The best way to see any theatrical feature–classic or otherwise–is in the theater, preferably with a competent projectionist and an enthusiastic audience. But that’s a given.
I’m here to cover a more controversial topic: From what type of media should an old movie–and let’s define that as any one made before 2000–be properly projected for that audience?
Hereare the current major options for professionally projecting a movie today. I’ve listed them in order from best to not really acceptable–in my own personal opinion, of course. Disagreements are welcome.
One caveat: I’m only considering the vast majority of films shot on standard 35mm film, and intended to be screened that way. Movies shot or meant to be shown in special formats have their own best formats.
The Very Best: Archival Print in Good Condition
If the print is special, so is the presentation. Archival prints allow you to see a film as close as possible to the original experience. The print is, in itself, a treasured object, and screening it becomes a rare treat.
This is especially the case if the print was made using a now-defunct technology such as dye-transfer, nitrate, or chemically-tinted black and white. I realize that someday soon, film itself will fall into this category. But that’s still in the future.
Unfortunately, if the print is rare, screenings will be rarer. If you have the only nitrate dye-transfer 35mm print of a particular title, you’re not going to let just anybody project it. And if you insist on only seeing classics this way, you’re going to see very few classics.
The Best Common Experience: Digital Cinema Package
Now comes the point where I piss off the purists.
Assuming that it was decently transferred (and they usually are), a DCP will look better than almost any 35mm print. Scratches, faded colors, and that slight vibration are not part of the artist’s intent–or proof of the film’s authenticity. They’re flaws in the presentation medium. Digital removes them.
I know that a great many cinephiles disagree with me, and to a large extent this sort of esthetic disagreement can never be objectively resolved. But I’ve now seen several classics on DCP, and with most of them, absolutely nothing was lost that the filmmakers would have wanted. And most of these I saw through inferior 2k projectors.
Yes, I know–these films were meant to be projected from 35mm film. But unless you’re watching something relatively new, the chemical nature of film stock has changed drastically since the time of the filmmakers’ intent. So has the light in the projector. I’m not convinced that modern-day film stock can reproduce the look of a nitrate dye-transfer print any better than can digital. In fact, I suspect that digital can do it better.
Which isn’t to say that every DCP of an old movie looks great. There are bad transfers. A good transfer can only be done by someone who cares, knows what they’re doing, and has a decent budget to do it.
Still Wonderful: Conventional 35mm Print in Good Condition
Until very recently, 35mm was the norm. And it still looks great. If I had my choice, I’d probably pick the DCP, but that doesn’t mean I’m not happy to see a great movie the old-fashioned way.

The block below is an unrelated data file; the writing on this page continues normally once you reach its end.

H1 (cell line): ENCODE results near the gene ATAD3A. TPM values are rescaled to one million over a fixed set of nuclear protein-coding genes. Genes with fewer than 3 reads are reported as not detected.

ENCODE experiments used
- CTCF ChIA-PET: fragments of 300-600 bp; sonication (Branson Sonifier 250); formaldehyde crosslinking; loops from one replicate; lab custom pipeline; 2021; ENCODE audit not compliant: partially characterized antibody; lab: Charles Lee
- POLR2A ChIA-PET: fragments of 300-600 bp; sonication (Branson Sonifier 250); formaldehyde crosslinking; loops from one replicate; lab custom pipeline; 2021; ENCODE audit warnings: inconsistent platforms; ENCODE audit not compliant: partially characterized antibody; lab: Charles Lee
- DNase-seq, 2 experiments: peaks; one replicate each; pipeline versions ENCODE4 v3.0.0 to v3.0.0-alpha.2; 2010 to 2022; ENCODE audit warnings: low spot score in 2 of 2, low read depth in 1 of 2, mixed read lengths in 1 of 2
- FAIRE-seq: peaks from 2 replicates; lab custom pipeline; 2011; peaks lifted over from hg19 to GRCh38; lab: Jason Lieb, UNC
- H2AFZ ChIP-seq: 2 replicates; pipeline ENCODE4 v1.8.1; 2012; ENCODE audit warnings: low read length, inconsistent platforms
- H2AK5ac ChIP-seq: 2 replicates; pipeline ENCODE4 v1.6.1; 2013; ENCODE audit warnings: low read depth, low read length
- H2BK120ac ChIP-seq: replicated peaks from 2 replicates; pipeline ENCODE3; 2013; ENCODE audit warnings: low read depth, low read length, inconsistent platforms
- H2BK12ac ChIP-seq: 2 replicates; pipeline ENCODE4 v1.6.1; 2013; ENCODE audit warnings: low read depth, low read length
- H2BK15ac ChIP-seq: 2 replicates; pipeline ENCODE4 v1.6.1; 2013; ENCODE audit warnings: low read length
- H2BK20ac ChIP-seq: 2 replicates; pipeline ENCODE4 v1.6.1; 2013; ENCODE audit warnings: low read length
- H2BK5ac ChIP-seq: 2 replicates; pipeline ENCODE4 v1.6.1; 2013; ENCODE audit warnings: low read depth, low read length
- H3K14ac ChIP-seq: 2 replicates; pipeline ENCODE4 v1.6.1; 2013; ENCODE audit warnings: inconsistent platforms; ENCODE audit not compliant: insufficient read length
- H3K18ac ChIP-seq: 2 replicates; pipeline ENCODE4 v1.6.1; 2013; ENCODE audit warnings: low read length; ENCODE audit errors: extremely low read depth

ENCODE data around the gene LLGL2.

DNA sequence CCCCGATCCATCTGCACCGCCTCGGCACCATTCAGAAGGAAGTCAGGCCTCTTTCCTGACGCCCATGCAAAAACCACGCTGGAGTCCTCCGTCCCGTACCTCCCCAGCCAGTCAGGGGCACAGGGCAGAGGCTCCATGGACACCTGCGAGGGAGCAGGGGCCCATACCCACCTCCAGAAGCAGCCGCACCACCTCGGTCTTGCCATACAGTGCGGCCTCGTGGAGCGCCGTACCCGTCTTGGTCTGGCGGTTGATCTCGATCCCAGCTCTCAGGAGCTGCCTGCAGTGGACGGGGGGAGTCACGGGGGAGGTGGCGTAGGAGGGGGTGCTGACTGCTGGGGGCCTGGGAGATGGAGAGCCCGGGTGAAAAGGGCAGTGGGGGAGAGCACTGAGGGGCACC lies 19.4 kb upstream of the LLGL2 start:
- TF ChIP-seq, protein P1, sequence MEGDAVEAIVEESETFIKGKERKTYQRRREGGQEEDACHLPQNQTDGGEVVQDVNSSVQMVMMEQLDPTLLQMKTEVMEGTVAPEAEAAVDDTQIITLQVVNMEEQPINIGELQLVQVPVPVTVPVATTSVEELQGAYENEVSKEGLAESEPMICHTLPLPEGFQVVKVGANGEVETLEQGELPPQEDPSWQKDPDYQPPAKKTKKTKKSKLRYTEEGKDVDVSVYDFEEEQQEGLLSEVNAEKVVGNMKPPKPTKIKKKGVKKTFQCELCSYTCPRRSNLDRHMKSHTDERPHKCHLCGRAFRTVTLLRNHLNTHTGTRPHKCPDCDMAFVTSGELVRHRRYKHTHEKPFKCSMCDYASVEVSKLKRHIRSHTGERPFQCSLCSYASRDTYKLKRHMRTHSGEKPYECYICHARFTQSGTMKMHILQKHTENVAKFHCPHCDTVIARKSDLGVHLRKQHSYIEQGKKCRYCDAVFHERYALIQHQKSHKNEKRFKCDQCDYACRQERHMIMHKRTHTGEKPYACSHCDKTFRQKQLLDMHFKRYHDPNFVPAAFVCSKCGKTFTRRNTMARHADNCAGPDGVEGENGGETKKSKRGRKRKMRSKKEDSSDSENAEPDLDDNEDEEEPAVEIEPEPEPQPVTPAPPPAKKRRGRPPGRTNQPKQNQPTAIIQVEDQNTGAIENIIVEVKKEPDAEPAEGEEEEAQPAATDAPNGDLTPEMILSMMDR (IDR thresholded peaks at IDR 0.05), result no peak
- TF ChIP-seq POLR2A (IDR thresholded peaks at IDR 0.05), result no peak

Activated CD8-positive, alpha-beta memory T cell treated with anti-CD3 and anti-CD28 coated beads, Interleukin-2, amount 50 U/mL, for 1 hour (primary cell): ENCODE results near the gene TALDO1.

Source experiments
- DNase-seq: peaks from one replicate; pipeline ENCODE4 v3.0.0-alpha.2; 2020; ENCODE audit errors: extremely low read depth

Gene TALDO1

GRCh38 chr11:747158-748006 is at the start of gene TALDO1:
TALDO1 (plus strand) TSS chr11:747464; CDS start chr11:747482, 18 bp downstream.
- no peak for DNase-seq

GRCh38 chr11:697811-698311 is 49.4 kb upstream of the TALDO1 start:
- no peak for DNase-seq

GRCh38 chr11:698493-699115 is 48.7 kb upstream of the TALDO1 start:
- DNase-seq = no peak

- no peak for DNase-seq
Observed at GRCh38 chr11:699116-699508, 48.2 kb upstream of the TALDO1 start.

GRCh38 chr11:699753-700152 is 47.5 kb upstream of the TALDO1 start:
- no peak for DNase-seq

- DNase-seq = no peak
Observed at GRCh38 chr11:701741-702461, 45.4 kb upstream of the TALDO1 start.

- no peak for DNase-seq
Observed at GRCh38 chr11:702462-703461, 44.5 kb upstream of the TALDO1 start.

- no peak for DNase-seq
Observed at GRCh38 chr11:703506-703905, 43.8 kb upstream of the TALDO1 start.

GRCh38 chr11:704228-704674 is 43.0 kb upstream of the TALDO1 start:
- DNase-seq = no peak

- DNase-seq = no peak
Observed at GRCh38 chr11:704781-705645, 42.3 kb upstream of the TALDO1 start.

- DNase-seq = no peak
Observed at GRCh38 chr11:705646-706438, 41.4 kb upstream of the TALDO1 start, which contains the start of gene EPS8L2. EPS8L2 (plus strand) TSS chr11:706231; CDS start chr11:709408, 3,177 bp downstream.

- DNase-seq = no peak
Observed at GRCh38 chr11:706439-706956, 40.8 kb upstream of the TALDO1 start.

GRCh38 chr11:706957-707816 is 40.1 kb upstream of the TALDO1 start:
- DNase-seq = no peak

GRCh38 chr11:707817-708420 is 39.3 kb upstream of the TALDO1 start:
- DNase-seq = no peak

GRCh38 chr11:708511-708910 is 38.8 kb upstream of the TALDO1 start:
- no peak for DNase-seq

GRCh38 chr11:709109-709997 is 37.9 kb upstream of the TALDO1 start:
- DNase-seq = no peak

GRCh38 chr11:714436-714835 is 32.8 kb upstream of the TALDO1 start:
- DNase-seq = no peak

Acceptable in a Pinch: Blu-ray
On two occasions, I saw what I assumed was a DCP, only to discover after the fact that it was a Blu–ray disc. But that was before I saw any classics off DCP. I don’t think I’d be fooled again.
Blu-ray’s resolution is almost as good as 2K DCP, but resolution isn’t everything. Smaller color space and heavier compression compromise the picture in ways that aren’t noticeable at home but are visible on a theatrical screen. I’ve seen slight color banding on projected Blu-ray discs–especially on blue skies.
The result is inferior to 35mm–assuming the 35mm print is in good condition. But if the print is heavily scratched, horribly faded, or chopped up with an abundance of splices, a Blu-ray becomes the lesser evil.
Not so Good: Conventional 35mm Print in Really Bad Condition
When you buy a ticket, you don’t know the quality of the print. And if the print is bad, it can really put a damper on your enjoyment.
Kind of Acceptable Under Certain Conditions: 16mm
Back in the 1970s, I saw a lot of movies in 16mm–mostly in classrooms and lecture halls, but occasionally in theaters, as well. Sometimes it wasn’t bad.
With a frame about a quarter the size of 35’s, a 16mm print has less detail and projects dimmer. Scratches and splices are more noticeable. The sound is significantly worse. Yet it fills the screen better than any pre-HD video format.
But 16mm becomes truly unfortunate for a widescreen movie–which is pretty much any Hollywood feature made after 1954, and foreign features after 1959. That little frame just can’t handle letterboxing well. Worse, a great many prints are panned and scanned..
Of course, some films are made for 16mm, including much by the great, recently departed Les Blank. Last summer I saw a pristine, brand-new archival 16mm print of Always for Pleasure. That print will always be a pleasure to watch. But that really falls into the top category of archival prints.
Why Would You Want To: DVD
Is it ever acceptable to charge people admission to see a DVD? Only, I would say, if there’s something very special about the screening, such as live accompaniment, and no other source available.